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Environ Pollut. 2013 Nov;182:278-82. doi: 10.1016/j.envpol.2013.07.024. Epub 2013 Aug 15.

Associations of particulate air pollution and daily mortality in 16 Chinese cities: an improved effect estimate after accounting for the indoor exposure to particles of outdoor origin.

Author information

  • 1School of Public Health, Key Lab of Public Health Safety of the Ministry of Education, Fudan University, P.O. Box 249, 130 Dong-An Road, Shanghai 200032, China; Research Institute for the Changing Global Environment and Fudan Tyndall Centre, Fudan University, Shanghai, China; Shanghai Key Laboratory of Atmospheric Particle Pollution and Prevention (LAP(3)), Fudan University, Shanghai, China.

Abstract

People typically spend most of their time indoors. We modeled the daily indoor PM10 concentrations of outdoor origin using a set of exposure parameters, including the fraction of residences with air conditionings (AC), the fraction of time that windows are closed when cooling occurs for buildings with AC, the fractions of time that windows are open or closed for buildings with or without AC, the particle penetration factors, air change rates, and surface removal rate constant of PM10. We calculated the time-weighted average of the simulated indoor PM10 concentration of outdoor origin and the original recorded outdoor PM10 concentration. We then evaluated the acute effects of PM10 using traditional and amended exposure metrics in 16 Chinese cities. Compared with the original estimates, the new effect estimates almost doubled, with improved model fit and attenuated between-city heterogeneity. Conclusively, this proposed exposure assessment approach could improve the effect estimates of ambient particles.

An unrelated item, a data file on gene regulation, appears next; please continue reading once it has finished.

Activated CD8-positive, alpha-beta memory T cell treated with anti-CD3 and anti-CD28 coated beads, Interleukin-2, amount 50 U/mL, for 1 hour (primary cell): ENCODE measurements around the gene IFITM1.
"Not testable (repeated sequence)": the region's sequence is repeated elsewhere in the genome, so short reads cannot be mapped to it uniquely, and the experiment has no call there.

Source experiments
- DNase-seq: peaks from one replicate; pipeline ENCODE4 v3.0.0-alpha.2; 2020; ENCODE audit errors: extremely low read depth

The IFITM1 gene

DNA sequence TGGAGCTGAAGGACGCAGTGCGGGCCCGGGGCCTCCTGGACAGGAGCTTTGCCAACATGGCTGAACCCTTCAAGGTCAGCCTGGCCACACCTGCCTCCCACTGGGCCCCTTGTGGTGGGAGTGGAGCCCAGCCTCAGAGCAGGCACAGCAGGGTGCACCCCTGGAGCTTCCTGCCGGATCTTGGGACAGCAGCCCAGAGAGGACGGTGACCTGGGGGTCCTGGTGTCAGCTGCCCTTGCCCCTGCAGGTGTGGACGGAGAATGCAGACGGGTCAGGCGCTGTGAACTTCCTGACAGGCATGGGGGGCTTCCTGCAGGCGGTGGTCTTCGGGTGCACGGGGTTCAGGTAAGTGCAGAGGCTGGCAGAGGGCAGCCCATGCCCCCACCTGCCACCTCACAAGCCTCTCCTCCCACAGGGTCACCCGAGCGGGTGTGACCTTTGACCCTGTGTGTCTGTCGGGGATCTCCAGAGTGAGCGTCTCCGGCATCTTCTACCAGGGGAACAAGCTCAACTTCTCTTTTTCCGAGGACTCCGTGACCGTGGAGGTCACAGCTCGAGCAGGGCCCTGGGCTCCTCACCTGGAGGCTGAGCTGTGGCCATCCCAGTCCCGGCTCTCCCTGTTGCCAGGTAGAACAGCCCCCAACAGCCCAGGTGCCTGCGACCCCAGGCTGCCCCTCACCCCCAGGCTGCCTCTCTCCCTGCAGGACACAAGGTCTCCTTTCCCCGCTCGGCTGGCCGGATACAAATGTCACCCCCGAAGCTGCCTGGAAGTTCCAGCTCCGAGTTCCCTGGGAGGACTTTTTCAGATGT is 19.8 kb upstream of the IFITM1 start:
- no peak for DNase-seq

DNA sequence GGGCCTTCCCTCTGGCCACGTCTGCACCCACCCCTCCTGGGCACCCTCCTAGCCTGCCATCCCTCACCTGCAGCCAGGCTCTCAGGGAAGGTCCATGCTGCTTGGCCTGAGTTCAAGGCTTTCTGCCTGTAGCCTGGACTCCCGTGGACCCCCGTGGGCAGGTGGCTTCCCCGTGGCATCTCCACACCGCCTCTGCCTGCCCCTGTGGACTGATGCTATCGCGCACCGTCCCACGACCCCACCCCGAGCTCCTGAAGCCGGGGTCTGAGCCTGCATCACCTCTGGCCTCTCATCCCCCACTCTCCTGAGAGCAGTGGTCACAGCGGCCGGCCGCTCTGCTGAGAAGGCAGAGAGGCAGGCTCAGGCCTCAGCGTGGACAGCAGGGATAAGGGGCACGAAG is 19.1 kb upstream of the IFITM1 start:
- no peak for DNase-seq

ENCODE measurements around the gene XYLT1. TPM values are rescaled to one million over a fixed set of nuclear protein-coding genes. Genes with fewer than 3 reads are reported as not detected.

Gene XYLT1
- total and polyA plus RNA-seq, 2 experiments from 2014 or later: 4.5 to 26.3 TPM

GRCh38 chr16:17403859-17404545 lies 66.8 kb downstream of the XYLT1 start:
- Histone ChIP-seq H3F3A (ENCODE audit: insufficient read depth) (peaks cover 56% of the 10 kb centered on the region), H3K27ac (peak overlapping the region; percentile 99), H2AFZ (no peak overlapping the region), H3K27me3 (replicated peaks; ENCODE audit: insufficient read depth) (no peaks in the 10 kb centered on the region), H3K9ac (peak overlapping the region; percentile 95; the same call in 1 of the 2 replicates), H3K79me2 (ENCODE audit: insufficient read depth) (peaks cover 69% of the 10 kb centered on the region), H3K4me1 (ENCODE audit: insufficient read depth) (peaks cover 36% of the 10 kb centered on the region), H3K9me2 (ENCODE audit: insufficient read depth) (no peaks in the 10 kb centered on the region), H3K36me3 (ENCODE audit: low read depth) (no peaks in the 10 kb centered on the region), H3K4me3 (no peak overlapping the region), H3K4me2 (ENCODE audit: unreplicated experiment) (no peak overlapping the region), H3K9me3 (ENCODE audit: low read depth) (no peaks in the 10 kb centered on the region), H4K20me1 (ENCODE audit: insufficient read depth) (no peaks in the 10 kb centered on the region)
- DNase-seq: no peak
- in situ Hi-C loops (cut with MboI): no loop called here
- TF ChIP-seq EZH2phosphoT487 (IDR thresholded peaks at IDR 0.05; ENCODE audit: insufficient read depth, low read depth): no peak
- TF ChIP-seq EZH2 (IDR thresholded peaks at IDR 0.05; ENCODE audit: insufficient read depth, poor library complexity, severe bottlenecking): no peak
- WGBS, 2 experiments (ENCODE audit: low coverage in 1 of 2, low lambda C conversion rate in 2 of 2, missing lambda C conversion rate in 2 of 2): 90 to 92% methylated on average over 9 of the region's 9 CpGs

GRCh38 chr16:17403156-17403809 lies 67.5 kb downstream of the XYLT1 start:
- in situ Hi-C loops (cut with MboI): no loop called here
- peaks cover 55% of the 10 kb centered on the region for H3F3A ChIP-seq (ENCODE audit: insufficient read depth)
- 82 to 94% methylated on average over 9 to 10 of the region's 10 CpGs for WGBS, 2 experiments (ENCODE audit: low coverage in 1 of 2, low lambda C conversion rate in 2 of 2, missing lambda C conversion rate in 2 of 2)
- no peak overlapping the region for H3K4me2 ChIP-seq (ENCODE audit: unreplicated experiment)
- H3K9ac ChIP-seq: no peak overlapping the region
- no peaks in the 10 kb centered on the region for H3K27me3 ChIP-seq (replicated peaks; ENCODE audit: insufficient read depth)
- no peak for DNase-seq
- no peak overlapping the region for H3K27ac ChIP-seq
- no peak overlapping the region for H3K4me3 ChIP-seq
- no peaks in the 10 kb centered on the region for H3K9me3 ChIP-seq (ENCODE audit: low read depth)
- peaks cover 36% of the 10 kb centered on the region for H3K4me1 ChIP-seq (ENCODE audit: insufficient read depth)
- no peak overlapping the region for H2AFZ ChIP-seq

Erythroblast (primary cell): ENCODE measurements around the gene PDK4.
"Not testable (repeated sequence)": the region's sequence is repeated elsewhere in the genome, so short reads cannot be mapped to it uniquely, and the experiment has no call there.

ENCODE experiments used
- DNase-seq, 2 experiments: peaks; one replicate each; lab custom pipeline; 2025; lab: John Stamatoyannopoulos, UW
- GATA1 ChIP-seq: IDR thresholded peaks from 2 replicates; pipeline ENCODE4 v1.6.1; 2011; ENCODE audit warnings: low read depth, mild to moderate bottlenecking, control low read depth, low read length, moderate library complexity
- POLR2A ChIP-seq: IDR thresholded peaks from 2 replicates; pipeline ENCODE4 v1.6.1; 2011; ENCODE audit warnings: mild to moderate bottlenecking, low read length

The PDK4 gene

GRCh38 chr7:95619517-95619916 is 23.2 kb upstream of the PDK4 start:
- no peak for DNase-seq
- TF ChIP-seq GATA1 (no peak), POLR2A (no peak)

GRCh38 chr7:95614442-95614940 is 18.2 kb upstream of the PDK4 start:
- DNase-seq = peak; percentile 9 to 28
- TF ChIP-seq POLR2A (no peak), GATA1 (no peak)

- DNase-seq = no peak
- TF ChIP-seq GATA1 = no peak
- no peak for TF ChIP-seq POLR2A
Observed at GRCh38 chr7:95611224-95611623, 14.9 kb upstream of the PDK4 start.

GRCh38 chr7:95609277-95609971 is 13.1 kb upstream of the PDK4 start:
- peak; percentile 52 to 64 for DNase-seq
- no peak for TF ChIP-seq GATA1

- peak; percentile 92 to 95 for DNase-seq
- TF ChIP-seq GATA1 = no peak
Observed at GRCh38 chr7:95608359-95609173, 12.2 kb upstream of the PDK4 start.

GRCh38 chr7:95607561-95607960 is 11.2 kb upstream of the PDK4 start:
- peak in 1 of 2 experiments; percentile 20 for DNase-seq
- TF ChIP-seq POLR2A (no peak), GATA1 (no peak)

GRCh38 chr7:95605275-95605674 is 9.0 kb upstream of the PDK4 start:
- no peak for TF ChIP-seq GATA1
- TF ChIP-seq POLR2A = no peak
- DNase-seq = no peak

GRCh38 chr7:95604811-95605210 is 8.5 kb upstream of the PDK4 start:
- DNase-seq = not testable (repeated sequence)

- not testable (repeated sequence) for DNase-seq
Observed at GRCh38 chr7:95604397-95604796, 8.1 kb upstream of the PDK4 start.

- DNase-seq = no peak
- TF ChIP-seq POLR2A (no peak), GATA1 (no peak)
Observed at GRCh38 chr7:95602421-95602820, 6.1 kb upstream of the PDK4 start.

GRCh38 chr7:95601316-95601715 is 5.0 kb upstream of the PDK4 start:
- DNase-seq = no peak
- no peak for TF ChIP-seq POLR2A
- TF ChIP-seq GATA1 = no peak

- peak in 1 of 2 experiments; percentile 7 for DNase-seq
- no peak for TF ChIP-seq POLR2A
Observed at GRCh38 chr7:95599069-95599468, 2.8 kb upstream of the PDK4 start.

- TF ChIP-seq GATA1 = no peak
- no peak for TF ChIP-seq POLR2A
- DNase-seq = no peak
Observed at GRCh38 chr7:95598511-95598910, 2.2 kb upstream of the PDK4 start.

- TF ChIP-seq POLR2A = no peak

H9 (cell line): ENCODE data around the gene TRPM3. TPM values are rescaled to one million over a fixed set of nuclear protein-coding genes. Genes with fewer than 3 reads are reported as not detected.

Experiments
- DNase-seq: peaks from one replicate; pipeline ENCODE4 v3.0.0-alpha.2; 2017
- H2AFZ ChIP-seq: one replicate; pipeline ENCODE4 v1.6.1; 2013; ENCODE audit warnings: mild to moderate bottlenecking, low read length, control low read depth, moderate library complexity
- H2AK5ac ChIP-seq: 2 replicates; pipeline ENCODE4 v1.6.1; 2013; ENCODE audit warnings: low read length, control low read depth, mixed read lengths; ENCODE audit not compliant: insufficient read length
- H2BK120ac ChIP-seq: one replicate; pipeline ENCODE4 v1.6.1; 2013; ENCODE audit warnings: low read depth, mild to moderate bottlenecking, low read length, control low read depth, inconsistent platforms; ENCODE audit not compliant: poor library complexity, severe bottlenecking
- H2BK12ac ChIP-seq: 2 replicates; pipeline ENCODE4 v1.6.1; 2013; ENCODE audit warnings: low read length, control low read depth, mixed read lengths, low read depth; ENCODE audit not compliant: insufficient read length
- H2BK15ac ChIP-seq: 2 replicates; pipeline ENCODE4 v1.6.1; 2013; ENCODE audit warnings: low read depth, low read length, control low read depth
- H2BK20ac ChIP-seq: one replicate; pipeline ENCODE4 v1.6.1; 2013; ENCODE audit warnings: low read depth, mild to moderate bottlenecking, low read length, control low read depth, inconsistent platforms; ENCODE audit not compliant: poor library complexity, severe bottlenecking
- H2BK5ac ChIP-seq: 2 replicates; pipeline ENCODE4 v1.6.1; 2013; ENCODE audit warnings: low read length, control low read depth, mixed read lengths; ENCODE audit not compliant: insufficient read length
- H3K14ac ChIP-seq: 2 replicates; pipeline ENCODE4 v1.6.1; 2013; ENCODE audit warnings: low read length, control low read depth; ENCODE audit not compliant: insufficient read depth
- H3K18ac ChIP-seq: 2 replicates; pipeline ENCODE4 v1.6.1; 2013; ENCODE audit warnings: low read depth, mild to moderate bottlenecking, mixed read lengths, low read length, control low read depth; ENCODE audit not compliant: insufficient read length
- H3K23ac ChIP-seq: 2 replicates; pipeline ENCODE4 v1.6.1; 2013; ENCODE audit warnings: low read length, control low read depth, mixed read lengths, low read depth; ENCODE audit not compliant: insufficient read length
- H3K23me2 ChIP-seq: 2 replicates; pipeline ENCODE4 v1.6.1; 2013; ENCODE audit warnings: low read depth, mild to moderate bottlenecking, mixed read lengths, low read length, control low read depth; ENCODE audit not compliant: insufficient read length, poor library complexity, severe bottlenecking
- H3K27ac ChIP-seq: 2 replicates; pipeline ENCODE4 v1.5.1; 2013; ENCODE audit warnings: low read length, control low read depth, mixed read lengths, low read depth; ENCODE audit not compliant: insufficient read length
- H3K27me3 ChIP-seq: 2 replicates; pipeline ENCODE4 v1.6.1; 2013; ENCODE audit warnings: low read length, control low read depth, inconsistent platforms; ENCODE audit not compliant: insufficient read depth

Copyright © 2013 Elsevier Ltd. All rights reserved.

KEYWORDS:

Exposure assessment; Mortality; Particulate matter; Time-series

PMID:
23954622
[PubMed - indexed for MEDLINE]
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